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Indiana Corn May Come up Short on Nitrogen

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Indiana Corn May Come up Short on Nitrogen

 

Ryan Peil
Ryan Peil

In most areas the corn is off to a good start, but heavy rains this spring may leave some field short on nitrogen this fall. The latest USDA crop brief indicated that, in many parts of Indiana, sidedressing of nitrogen had been delayed by weather as has spraying for weed control. Ryan Piel, agronomist with DuPont Pioneer in NW Indiana, says he is beginning to see early signs of nutrient deficiency, “We are having a lot of nutrient deficiency starting to show up. A lot of it will probably work itself out, but scouting your fields now will give growers an idea where they are likely to come up short at the end of the season.”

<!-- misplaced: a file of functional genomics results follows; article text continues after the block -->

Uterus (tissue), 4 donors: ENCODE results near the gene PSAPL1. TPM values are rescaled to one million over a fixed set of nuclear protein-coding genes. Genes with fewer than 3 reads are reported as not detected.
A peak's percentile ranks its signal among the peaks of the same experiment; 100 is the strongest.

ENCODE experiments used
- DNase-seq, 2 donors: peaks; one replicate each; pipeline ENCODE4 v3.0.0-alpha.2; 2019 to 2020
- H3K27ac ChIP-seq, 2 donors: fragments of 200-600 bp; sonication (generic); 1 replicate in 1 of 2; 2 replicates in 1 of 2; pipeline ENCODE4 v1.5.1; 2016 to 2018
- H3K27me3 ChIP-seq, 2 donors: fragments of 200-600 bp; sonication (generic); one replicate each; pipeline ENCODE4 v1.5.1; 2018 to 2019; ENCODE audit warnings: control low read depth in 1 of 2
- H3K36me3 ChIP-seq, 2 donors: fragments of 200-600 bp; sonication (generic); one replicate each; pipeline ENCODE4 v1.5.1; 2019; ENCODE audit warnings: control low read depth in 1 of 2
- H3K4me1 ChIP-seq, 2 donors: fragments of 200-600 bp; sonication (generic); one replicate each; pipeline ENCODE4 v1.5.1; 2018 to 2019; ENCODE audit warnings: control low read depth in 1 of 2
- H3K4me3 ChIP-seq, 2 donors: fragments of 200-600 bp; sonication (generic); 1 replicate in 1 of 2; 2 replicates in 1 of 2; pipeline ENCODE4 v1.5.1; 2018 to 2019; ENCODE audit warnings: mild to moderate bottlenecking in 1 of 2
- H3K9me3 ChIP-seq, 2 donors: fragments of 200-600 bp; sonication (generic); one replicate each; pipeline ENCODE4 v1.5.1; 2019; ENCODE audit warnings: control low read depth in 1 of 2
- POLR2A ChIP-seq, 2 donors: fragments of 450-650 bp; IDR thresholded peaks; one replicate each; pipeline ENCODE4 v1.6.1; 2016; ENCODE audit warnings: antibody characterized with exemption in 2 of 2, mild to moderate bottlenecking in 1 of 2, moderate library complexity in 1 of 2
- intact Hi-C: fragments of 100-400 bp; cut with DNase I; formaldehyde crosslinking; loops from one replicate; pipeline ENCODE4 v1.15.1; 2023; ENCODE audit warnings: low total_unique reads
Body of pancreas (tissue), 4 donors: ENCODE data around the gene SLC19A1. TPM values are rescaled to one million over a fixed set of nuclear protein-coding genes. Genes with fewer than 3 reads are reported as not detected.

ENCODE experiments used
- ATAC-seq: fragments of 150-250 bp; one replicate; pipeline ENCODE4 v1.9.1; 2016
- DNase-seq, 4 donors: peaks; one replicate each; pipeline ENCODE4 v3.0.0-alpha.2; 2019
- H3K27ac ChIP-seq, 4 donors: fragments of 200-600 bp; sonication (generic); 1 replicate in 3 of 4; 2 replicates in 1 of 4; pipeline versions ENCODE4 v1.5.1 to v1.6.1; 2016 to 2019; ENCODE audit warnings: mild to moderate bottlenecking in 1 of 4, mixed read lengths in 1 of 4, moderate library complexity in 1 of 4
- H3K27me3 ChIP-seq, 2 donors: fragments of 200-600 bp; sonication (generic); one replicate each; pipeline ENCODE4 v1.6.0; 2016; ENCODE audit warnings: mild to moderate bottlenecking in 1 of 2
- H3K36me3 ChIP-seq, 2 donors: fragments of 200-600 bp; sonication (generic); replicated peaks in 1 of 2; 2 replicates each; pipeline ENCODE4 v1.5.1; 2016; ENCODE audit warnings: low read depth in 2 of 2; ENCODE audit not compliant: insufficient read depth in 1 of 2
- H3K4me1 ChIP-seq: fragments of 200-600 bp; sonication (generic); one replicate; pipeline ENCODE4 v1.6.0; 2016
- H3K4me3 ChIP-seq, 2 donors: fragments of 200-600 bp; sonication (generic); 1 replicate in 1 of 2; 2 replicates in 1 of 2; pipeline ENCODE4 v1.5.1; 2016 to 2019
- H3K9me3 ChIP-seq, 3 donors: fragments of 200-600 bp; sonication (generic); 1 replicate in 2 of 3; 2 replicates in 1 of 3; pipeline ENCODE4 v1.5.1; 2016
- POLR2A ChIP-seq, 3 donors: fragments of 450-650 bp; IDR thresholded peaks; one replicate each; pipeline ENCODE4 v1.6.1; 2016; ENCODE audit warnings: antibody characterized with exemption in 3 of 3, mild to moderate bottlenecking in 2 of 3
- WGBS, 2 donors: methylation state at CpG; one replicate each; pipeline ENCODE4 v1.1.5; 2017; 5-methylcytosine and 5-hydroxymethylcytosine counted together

He told HAT it is likely growers will have to come back with a heavier dose of nitrogen later this year, “Guys who have used 28% liquid nitrogen instead of anhydrous ammonia are going to run out of nitrogen sooner than those who used more traditional methods.”  He said it is likely some of these producers may have to add more nitrogen later in the season to make sure the crop has enough to finish well.

 

Weeds are another issue pressuring both corn and soybeans. “I have seen a few fields where the weeds are almost out of control,” Piel said. Windy conditions have prevented many growers from spraying; and this, combined with good soil moisture, has allowed weeds to get off to a strong start.

 

Listen to the complete report with Ryan Piel on the agronomy section of this web site and app.